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Wills, Trusts & Estates: Plain and Simple – What Is Probate?

November 19, 2018

When a last will and testament is admitted to probate, it simply means that the court is satisfied that the will is valid and has decreed the will valid to direct the distribution of a decedent’s assets. The court then provides the executor with what is called letters testamentary, which is a document that gives the executor of the will the power to collect the decedent’s assets and administer the estate. (Note that a will can direct what happens only to assets that are in the decedent’s name alone; that is, the will generally does not affect the distribution of IRAs, 401(k)s, pension plans, and jointly owned assets.)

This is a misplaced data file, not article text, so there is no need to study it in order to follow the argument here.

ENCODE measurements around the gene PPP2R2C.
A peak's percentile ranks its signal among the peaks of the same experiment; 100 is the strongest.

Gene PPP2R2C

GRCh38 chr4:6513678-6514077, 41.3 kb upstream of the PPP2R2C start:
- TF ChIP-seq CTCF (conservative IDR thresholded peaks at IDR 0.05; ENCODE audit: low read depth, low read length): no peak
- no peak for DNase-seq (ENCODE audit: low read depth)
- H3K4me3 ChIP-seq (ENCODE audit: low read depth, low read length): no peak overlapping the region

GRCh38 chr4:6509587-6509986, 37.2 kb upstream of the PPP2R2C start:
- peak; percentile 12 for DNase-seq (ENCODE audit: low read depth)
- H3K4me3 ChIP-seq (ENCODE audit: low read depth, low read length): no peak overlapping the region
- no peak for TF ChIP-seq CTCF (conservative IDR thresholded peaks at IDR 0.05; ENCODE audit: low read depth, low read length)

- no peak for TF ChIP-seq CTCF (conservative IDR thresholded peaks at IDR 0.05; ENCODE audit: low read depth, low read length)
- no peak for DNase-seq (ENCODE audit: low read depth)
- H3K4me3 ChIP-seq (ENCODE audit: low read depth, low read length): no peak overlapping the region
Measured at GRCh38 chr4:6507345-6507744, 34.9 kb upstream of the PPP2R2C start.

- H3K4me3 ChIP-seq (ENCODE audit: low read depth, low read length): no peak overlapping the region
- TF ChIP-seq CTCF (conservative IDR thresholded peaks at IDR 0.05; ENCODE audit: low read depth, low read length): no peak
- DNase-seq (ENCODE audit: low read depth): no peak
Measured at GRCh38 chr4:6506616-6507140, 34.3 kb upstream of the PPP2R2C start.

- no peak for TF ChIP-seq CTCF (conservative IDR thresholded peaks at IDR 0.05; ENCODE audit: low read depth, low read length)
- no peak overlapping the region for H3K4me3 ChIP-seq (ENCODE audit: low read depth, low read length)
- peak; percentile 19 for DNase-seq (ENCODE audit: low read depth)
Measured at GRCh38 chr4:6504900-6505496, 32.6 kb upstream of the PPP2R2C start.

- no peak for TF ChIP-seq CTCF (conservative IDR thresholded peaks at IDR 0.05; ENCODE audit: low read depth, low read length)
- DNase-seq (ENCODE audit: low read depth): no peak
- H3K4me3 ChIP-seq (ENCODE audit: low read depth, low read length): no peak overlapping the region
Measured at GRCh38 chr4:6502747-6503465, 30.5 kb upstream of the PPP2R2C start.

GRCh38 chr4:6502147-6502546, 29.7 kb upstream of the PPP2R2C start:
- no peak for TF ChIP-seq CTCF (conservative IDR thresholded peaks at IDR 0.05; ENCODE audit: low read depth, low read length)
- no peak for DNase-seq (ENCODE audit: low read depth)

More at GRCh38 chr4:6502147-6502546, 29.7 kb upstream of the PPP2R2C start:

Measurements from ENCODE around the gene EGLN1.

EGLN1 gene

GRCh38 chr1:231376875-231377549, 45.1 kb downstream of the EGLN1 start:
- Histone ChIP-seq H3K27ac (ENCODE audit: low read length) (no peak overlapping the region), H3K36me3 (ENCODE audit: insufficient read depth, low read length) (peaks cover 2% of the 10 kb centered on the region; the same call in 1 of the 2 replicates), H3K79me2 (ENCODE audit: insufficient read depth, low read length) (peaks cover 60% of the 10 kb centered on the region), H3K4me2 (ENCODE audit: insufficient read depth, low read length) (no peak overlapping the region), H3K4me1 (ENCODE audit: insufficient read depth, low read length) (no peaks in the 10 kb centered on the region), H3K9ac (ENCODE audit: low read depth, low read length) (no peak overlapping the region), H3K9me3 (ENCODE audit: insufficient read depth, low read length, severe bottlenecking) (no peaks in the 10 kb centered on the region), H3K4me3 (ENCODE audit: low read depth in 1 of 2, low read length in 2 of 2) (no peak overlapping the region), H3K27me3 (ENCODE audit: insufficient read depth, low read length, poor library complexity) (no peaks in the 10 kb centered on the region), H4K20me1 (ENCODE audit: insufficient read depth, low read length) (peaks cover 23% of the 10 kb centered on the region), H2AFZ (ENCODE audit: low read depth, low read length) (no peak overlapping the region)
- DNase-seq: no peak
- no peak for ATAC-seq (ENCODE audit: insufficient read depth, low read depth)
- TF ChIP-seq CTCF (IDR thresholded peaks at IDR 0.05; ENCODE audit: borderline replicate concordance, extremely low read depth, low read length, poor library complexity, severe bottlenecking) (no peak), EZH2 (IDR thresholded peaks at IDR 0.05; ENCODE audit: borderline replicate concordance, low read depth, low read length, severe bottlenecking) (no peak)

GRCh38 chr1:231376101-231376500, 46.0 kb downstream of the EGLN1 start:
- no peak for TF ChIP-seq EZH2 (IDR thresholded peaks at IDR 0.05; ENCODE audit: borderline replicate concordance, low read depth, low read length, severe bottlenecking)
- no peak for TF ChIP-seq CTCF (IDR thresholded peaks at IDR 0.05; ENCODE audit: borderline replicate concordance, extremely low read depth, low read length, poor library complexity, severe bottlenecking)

The proceeding to have the will admitted to probate involves filing papers with the court (in New York, the Surrogate’s Courts handle probate proceedings), including the original will, a certified copy of the death certificate and the probate petition. The probate proceeding should be relatively short, only taking a few weeks, if the executor and all beneficiaries/distributees agree the will is valid. Distributees are the people who would be entitled to share in the decedent’s estate if he/she had died without a will; New York law requires them to receive notice of the probate proceeding.

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Reprinted with permission from Lloyd Harbor Life, November 2018.

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